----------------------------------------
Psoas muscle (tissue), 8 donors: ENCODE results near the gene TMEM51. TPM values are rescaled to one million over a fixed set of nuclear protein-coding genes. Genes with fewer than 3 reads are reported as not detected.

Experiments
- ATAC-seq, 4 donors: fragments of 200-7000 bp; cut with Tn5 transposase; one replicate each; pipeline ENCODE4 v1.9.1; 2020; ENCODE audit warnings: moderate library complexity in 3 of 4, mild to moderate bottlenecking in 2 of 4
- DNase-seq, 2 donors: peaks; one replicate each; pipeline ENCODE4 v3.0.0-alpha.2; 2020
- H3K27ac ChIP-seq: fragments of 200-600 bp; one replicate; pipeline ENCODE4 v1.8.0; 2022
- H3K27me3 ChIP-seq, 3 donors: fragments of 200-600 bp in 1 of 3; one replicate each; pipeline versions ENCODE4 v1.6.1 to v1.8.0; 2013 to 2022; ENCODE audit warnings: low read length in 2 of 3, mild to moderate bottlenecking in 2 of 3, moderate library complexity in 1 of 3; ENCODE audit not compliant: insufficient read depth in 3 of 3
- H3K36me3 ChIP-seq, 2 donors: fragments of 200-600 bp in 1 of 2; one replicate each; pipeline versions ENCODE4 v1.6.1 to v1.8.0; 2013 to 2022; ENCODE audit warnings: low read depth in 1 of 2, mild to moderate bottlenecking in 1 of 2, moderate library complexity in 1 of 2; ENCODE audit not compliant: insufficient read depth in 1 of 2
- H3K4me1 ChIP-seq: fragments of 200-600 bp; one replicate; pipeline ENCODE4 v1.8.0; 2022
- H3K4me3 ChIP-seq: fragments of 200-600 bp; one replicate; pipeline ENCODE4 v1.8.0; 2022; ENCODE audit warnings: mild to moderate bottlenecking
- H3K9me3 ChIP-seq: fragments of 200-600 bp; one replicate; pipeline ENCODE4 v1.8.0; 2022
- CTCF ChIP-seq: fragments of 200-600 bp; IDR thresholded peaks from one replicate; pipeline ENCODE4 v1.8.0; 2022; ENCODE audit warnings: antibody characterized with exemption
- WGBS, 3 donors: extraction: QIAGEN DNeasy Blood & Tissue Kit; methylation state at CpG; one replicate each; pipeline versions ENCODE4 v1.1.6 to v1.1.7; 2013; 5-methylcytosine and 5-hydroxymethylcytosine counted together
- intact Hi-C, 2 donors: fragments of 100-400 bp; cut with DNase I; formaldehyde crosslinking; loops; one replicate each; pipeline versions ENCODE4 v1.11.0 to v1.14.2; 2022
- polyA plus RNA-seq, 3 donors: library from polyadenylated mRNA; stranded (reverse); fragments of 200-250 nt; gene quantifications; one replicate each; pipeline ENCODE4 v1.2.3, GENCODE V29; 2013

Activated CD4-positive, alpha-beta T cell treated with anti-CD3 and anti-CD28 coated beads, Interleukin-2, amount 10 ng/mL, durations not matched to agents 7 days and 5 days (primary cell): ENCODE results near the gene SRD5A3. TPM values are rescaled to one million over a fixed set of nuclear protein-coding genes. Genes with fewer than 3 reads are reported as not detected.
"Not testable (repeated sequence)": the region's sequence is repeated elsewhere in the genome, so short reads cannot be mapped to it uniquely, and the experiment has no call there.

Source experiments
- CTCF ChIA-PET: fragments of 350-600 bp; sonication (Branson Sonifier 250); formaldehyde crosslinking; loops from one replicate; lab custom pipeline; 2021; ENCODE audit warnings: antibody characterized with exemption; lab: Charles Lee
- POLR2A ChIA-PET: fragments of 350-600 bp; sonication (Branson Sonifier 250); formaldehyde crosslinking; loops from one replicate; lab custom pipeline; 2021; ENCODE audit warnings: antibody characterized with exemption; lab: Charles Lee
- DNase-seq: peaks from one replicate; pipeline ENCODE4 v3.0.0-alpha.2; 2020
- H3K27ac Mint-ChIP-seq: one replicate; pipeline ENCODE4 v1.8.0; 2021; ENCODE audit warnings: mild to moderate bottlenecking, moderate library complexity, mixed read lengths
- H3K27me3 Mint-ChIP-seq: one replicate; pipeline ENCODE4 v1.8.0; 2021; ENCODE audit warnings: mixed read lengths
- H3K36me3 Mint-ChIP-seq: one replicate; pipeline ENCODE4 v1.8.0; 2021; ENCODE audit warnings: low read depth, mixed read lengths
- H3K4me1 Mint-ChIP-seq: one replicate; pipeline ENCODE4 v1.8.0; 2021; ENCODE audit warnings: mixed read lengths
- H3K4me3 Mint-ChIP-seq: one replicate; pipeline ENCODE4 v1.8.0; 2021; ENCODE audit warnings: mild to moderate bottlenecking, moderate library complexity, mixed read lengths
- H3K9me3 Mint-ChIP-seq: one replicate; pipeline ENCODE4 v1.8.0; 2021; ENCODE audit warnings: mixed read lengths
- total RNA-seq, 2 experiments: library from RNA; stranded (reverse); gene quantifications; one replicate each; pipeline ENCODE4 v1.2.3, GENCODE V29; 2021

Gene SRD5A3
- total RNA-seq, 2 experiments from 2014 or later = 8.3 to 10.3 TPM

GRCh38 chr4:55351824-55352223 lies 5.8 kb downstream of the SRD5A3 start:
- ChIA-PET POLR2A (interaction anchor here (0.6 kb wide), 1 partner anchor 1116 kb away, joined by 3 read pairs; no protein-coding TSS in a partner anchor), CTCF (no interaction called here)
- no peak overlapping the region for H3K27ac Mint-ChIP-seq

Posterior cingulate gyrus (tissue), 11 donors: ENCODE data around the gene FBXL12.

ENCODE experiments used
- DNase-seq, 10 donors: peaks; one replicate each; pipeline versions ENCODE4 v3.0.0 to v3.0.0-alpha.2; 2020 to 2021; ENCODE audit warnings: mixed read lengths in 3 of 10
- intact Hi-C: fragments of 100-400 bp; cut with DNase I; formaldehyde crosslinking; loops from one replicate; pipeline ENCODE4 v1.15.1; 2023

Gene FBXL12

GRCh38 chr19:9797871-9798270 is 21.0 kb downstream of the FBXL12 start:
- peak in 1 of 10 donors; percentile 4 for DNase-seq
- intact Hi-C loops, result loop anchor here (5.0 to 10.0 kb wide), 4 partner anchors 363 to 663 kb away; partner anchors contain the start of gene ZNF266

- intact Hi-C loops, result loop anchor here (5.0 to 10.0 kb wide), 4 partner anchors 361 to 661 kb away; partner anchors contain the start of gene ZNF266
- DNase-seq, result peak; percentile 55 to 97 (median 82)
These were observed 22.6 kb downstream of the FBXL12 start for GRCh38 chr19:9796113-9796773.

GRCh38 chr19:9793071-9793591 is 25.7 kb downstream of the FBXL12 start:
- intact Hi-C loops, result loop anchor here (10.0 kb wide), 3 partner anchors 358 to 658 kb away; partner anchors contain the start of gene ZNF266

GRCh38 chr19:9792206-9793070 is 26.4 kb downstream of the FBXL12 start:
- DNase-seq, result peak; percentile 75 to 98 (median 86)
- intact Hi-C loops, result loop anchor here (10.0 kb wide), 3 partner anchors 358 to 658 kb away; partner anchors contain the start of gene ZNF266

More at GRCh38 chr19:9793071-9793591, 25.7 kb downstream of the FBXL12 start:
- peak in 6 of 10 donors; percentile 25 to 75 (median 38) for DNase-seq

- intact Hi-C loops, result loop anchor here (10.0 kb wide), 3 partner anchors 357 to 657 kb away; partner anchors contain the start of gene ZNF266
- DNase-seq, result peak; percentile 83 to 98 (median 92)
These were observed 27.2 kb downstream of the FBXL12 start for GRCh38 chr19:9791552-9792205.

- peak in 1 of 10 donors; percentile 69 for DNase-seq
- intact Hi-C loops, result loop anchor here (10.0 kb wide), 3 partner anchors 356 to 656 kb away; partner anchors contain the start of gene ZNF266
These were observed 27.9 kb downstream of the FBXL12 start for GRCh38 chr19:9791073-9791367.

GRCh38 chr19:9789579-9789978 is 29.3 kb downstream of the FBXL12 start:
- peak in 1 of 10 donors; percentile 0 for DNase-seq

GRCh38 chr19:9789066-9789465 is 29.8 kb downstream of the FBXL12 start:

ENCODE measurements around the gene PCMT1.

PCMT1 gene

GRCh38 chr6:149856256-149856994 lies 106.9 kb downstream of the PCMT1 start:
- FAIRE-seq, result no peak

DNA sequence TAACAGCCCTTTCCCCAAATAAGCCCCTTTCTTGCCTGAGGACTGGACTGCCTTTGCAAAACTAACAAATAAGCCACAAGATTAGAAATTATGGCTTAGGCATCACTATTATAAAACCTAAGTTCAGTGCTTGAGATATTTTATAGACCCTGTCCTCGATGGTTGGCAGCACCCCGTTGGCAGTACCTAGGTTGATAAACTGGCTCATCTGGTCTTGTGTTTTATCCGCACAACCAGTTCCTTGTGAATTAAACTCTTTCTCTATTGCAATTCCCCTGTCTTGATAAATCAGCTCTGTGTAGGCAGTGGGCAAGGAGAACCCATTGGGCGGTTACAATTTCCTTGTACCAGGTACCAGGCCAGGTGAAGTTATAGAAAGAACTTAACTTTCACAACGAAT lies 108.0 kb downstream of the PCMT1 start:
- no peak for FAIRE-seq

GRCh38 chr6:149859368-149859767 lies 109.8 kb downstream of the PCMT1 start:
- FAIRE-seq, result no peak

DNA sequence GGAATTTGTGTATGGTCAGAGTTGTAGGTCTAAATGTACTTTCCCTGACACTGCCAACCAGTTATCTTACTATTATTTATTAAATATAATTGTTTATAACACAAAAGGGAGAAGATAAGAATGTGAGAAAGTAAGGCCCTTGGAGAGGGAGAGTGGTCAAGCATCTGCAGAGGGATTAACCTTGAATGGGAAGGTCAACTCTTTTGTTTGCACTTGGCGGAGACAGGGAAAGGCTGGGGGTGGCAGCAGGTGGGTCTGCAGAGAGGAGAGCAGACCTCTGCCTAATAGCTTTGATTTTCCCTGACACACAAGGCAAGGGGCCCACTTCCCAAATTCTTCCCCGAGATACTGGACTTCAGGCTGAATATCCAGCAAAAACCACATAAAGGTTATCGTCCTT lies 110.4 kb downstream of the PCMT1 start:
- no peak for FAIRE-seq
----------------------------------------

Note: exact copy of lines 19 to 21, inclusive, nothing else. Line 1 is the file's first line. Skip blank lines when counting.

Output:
- POLR2A ChIA-PET: fragments of 350-600 bp; sonication (Branson Sonifier 250); formaldehyde crosslinking; loops from one replicate; lab custom pipeline; 2021; ENCODE audit warnings: antibody characterized with exemption; lab: Charles Lee
- DNase-seq: peaks from one replicate; pipeline ENCODE4 v3.0.0-alpha.2; 2020
- H3K27ac Mint-ChIP-seq: one replicate; pipeline ENCODE4 v1.8.0; 2021; ENCODE audit warnings: mild to moderate bottlenecking, moderate library complexity, mixed read lengths